As many of you might know, a New York State law went into effect on December 20, 2016, to provide relief to Communities, Condominiums and Homeowner Associations plagued by abandoned properties.
The law was designed to hasten the time to move foreclosed homes from judgment of foreclosure to sale because borrowers often vacate their homes, leaving properties to deteriorate. The legislation that was passed to help condominium boards, homeowners associations and their attorneys deal with the issues surrounding these vacant and abandoned properties (also referred to as “zombie properties”) are Sections 1308, 1309 & 1310 of the NYS Real Property Actions and Proceedings Law.
RPAPL § 1308 created a post-foreclosure timeline for returning vacant and abandoned properties back to the market. Section 1308 of the Real Property Actions and Proceedings law imposed a duty to inspect, secure, and maintain abandoned properties on the mortgagee (the mortgage creditor) or their servicing agents. Within 90 days of the date on which the loan for the property becomes delinquent, the mortgagee, or its agent, must complete an exterior inspection of the subject property to determine occupancy. Afterwards, follow-up inspections must be conducted every 25-35 days. If at any time the mortgagee or its agent determine that the property is vacant and abandoned, as defined in RPAPL § 1309(c), then it must, within seven business days of the determination, post notice on an easily accessible part of the property that would be reasonably visible to the borrower, property owner or occupant, and monitor the property for any change in occupancy and to ensure that the notice maintains posted. If the posted notice is not responded to or persists for 7 consecutive days, the mortgagee or its servicing agent must secure the property.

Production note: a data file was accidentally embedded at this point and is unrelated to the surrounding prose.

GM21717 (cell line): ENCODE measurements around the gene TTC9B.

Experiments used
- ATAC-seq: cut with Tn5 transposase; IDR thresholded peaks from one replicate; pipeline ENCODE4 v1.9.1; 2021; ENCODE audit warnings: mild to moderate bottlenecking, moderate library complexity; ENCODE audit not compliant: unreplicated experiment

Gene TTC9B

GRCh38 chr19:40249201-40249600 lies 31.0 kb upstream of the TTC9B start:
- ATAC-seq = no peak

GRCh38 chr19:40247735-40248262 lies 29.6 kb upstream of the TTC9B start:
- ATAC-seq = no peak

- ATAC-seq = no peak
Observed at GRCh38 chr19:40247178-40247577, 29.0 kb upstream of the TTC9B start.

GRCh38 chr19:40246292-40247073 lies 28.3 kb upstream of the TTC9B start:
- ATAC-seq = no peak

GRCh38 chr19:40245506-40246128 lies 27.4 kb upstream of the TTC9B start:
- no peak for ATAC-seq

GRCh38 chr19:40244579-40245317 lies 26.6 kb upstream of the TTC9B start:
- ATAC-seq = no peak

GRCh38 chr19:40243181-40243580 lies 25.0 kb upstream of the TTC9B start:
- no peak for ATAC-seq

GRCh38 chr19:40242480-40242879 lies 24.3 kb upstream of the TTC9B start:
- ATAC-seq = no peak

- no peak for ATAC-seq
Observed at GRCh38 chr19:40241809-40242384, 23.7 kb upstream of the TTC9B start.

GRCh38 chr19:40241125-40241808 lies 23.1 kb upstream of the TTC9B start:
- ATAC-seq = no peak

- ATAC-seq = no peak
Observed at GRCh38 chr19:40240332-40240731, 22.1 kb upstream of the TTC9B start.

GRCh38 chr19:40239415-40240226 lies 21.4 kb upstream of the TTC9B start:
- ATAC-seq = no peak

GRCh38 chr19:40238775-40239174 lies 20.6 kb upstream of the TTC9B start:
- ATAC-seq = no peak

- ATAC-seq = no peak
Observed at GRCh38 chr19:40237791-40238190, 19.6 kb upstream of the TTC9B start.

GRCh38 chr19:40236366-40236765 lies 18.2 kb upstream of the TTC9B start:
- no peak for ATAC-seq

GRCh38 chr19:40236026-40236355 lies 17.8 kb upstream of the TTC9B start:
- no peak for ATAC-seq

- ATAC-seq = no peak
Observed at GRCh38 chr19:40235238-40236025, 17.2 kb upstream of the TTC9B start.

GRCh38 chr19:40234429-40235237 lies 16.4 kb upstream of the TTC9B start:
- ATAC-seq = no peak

Subsection 4 of RPAPL § 1308 defines certain measures the mortgagee or its agents must take in order to secure the property. In addition to posting notice on the property, the mortgagee or servicing agent must assume maintenance obligations for the property and provide pertinent information regarding the property to the Department of Financial Services for inclusion in the Department’s established vacant and abandoned property registry established under RPAPL Section 1310.
After the 2016 law went into effect, I reached out to Assemblyman Zebrowski, the Chair of the Assembly Banking Committee. I also reached out to the Department of Financial services. In my discussions with both, I made it clear to their offices that corrective legislation was needed to provide for additional protection to Condominiums and Homeowners Association. As we all have experienced, mortgage foreclosures can last for years. While a lender’s foreclosure action is pending, homeowner association fees and common charge arrears continue to mount as these actions plod along. The lenders, in most instances, pay the real estate taxes on the premises during the pending foreclosure, but not the homeowner association fees and common charges.
After a conference call with Assemblyman Zebrowski and with legal counsel for the Division of Financial Services (“DFS”) for New York State in September of 2017, I set up a meeting with the members of the Rockland County Bar Association Co-op and Condominium Committee to come up with some needed changes to the new legislation. The committee recommended that at the very least, Real Property Actions and Proceedings Law, Section 1308, Subdivision 4, should be amended by adding a new subparagraph to require the first mortgage lienholder to pay common charges and homeowner association fees for vacant and abandoned units, as defined in the statute, during the pendency of the foreclosure action. The services that are provided by the condominiums and homeowners associations are essential services, i.e., landscaping, snow removal, outdoor lighting, insurance, etc., which benefit not only the unit owners but the first lienholder as well. Subdivision 4, subparagraph (f) of Section 1308 required the first lienholder to pay the utilities for the unit if the posted notice is not responded to or persists for seven consecutive calendar days without contact with the borrower, property owner or occupant indicating that the property is not vacant or abandoned. Therefore, since the statute already contemplated that this is not a situation where there is someone living in the property, or likely to contest the foreclosure action, it seemed logical to ask that the statute be amended so that the first lienholder also be responsible for the homeowner association fees and common charges.